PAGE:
1911 Encyclopædia Britannica/Clergy

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CLERGY (M.E. clergie, O. Fr. clergie, from Low Lat. form clericia [Skeat], by assimilation with O. Fr. clergié, Fr. clergé, from Low Lat. clericatus), a collective term signifying in English strictly the body of “clerks,” i.e. men in holy orders (see Clerk). The word has, however, undergone sundry modifications of meaning. Its M.E. senses of “clerkship” and “learning” have long since fallen obsolete. On the other hand, in modern times there has been an increasing tendency to depart from its strict application to technical “clerks,” and to widen it out so as to embrace all varieties of ordained Christian ministers. While, however, it is now not unusual to speak of “the Nonconformist clergy,” the word “clergyman” is still, at least in the United Kingdom, used of the clergy of the Established Church in contradistinction to “minister.” As applied to the Roman Catholic Church the word embraces the whole hierarchy, whether its clerici be in holy orders or merely in minor orders. The term has also been sometimes loosely used to include the members of the regular orders; but this use is improper, since monks and friars, as such, have at no time been clerici. The use of the word “clergy” as a plural, though the New English Dictionary quotes the high authority of Cardinal Newman for it, is less rare than wrong; in the case cited “Some hundred Clergy” should have been “Some hundred of the Clergy.”

In distinction to the “clergy” we find the “laity” (Gr. λάος, people), the great body of “faithful people” which, in nearly every various conception of the Christian Church, stands in relation to the clergy as a flock of sheep to its pastor. This distinction was of early growth, and developed, with the increasing power of the hierarchy, during the middle ages into a very lively opposition (see Order, Holy; Church History; Papacy; Investitures). The extreme claim of the great medieval popes, that the priest, as “ruler over spiritual things,” was as much superior to temporal rulers as the soul is to the body (see Innocent III.), led logically to the vast privileges and immunities enjoyed by the clergy during the middle ages. In those countries where the Reformation triumphed, this triumph represented the victory of the civil over the clerical powers in the long contest. The victory was, however, by no means complete. The Presbyterian model was, for instance, as sacerdotal in its essence as the Catholic; Milton complained with justice that “new presbyter is but old priest writ large,” and declared that “the Title of Clergy St Peter gave to all God’s people,” its later restriction being a papal and prelatical usurpation (i.e. i Peter v. 3, for κλῆρος and κλήρων).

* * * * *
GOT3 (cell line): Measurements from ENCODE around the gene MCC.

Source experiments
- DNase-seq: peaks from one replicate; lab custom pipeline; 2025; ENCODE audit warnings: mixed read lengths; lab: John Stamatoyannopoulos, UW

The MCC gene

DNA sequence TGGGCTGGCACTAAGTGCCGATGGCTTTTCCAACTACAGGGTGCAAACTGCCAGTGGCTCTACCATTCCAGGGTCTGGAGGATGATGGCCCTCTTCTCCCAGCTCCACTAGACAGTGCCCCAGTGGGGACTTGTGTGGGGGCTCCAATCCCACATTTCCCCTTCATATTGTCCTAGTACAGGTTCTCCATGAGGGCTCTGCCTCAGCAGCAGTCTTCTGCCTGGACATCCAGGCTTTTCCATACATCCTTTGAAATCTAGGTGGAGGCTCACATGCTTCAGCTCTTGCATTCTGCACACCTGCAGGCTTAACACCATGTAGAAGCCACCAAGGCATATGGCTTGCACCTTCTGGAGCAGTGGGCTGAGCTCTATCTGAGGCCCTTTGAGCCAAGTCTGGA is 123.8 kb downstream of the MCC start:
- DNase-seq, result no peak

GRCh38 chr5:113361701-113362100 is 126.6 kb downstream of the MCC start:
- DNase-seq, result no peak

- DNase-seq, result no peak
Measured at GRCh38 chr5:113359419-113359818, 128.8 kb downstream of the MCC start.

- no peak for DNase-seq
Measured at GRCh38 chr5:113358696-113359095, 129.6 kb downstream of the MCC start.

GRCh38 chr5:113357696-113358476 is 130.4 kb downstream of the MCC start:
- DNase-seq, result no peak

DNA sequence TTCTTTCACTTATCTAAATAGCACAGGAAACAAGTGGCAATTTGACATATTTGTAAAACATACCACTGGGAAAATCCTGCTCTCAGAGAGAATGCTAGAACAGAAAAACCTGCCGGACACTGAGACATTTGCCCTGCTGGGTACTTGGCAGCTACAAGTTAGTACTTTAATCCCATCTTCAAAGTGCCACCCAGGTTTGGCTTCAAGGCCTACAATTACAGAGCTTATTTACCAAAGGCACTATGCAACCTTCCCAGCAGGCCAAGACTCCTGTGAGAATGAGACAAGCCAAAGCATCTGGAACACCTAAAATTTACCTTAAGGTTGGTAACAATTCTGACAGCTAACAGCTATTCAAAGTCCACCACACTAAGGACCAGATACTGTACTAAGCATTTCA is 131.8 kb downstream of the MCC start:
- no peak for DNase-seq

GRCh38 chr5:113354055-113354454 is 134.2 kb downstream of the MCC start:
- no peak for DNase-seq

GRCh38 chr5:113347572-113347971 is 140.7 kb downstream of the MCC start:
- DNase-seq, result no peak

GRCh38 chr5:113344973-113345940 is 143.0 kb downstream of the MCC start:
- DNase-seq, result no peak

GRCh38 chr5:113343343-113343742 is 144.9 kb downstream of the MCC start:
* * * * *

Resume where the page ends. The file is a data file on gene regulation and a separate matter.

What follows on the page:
Clerical immunities, of course, differed largely at different times and in different countries, the extent of them having been gradually curtailed from a period a little earlier than the close of the middle ages. They consisted mainly in exemption from public burdens, both as regarded person and pocket, and in immunity from lay jurisdiction. This last enormous privilege, which became one of the main and most efficient instruments of the subjection of Europe to clerical tyranny, extended to matters both civil and criminal; though, as Bingham shows, it did not (always and everywhere) prevail in cases of heinous crime (Origines Eccles. bk. v.).

This diversity of jurisdiction, and subjection of the clergy only to the sentences of judges bribed by their esprit de corps to judge leniently, led to the adoption of a scale of punishments for the offences of clerks avowedly much lighter than that which was inflicted for the same crimes on laymen; and this in turn led to the survival in England, long after the Reformation, of the curious legal fiction of benefit of clergy (see below), used to mitigate the extreme harshness of the criminal law.